I personally like to define resistance as that force inside of us that tries to distract us, that tells us we can't do it, and does everything it can to keep us from sitting down and finishing our projects.

I’m not exaggerating when I say that resistance is almost an evil force.

You don’t believe me? Well, our inner resistance is invisible, internal, insidious, implacable, highly intelligent, and creative. Try to fight against something with these characteristics, and you’ll realize why it can have so much power over us.

It seems that resistance acts from a place of fear and survival. It pushes us to fit in, and by doing so, it shouts down our inner genius.

Resistance is also universal. The funny thing is that although we all experience it, it fools us into thinking everyone else is advancing gracefully except for us.

But the truth is that deep inside, we all (of course to different extents and levels) have to face these uncomfortable feelings from time to time (if not most of the time).

Shadow of a hand holding a flower against a wall
Photo by Tanya Trofymchuk / Unsplash

But wait—there’s hope

Although it might sound almost impossible to deceive, there’s hope for us yet.

According to Steven Pressfield (who has a course about this topic) the way to deceive resistance is to learn to recognize it: the more we know about resistance, the better we can combat it.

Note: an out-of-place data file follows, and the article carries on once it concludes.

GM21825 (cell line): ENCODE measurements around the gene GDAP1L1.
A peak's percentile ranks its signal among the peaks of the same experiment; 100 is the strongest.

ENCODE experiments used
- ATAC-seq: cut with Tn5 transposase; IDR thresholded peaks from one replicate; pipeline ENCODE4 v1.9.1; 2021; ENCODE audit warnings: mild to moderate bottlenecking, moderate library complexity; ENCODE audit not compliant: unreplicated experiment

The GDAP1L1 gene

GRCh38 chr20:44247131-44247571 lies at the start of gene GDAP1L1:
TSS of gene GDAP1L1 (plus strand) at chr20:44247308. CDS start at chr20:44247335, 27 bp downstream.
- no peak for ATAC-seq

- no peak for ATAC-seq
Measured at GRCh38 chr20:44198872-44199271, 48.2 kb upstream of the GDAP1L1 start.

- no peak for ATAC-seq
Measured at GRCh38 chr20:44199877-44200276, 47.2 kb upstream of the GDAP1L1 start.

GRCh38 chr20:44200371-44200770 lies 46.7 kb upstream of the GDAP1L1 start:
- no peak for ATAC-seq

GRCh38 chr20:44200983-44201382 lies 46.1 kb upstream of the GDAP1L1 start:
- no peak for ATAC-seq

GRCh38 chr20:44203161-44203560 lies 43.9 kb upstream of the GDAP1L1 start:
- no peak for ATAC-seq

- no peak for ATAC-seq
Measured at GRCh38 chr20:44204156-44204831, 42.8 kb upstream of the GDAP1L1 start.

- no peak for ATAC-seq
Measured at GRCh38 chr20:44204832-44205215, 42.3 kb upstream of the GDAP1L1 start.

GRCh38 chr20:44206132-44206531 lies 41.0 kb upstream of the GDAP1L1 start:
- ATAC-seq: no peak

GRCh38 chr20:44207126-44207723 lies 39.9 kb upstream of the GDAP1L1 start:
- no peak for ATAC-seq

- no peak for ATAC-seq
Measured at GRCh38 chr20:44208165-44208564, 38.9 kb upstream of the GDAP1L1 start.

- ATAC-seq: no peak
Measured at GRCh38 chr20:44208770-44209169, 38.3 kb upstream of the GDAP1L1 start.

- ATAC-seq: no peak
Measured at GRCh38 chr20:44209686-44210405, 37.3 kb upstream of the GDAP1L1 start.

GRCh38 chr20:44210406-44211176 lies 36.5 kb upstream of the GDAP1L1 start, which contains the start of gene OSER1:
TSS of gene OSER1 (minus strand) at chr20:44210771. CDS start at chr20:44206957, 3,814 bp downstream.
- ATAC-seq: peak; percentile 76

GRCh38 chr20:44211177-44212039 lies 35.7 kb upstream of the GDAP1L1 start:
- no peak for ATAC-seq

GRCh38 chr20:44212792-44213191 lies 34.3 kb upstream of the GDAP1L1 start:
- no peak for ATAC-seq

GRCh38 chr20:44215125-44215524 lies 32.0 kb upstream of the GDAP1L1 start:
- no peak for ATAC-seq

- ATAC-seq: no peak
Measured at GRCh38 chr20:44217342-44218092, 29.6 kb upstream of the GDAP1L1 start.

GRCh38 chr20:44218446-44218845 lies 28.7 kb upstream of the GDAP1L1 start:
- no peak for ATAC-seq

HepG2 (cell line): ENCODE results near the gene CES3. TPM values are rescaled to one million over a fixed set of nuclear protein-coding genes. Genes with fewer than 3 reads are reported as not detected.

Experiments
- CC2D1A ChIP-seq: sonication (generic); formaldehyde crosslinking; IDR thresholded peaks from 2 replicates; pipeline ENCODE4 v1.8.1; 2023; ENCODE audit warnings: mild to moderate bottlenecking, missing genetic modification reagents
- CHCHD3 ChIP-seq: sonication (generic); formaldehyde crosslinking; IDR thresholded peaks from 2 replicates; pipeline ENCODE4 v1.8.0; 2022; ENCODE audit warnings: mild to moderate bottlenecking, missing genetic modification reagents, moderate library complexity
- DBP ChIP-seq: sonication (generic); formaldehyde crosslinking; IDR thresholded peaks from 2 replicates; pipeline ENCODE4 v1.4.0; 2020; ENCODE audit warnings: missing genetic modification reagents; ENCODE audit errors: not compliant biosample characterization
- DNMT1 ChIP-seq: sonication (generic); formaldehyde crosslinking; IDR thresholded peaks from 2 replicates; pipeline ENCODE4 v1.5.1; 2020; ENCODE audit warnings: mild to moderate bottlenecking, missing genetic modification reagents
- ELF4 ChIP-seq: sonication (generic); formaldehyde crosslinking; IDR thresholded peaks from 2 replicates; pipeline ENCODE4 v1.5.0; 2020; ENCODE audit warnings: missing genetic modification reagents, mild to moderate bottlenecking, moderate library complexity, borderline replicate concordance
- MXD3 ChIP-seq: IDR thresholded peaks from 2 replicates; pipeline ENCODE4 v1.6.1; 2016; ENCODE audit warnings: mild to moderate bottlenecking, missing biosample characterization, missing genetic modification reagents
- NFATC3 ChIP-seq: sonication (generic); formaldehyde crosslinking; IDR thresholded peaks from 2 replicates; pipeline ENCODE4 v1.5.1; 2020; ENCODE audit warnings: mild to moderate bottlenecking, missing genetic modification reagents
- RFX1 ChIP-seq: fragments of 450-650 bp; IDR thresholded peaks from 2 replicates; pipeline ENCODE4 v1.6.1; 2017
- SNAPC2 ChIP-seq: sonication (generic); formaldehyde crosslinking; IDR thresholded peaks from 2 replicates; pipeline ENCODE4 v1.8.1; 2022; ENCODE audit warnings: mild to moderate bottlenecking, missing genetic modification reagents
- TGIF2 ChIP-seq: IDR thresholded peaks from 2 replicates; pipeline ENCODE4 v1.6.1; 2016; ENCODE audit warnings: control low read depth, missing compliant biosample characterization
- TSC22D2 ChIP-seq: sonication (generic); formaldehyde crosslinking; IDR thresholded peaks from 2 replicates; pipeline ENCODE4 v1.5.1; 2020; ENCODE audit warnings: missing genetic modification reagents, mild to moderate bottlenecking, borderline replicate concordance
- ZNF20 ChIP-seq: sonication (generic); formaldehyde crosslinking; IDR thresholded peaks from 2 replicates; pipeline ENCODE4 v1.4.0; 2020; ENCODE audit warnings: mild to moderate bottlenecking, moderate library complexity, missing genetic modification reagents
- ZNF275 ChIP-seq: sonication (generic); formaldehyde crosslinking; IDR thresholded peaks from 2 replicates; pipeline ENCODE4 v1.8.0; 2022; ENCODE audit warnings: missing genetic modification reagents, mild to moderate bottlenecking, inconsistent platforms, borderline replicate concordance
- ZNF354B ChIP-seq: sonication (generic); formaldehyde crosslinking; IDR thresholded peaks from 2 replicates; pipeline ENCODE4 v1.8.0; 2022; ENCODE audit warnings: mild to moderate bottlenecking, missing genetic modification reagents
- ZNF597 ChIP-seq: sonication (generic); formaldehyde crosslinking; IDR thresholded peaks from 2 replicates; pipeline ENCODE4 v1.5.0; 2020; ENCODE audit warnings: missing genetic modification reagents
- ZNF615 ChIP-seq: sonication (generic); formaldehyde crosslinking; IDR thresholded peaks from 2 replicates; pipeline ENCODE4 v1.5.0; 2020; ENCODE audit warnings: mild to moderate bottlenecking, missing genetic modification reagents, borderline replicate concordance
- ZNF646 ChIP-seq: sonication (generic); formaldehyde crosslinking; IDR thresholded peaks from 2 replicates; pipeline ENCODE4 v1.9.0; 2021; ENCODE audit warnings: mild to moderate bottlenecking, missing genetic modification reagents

To help you understand a little bit better, inner resistance can look like:

• self-sabotage

• feeling overwhelmed

• habits of procrastination

• susceptibility to distraction

• self-doubt

• perfectionism

• over-rationalization

What creates creative resistance?

A question I asked myself while exploring my own resistance was: what generates it?

To my surprise, I found out that everything new brings resistance! Indeed, it always appears second: resistance will not appear without a project or a dream (it’s like a shadow).

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It seems that for our reptilian brain, starting a creative project can be terrifying because it involves breaking out from the status quo and being seen.

I could talk about this topic for hours, but for now I’ll summarize it into this quote from Steven Pressfield about resistance and fear:

“[Resistance ] is the part of you that is working overtime to get you to shut up, sit down, and do your work. It will invent stories, illnesses, emergencies, and distractions in order to keep the genius bottled up. The resistance is afraid. Afraid of what will happen to you (and to it) if the ideas get out, if your gifts are received, if the magic happens.”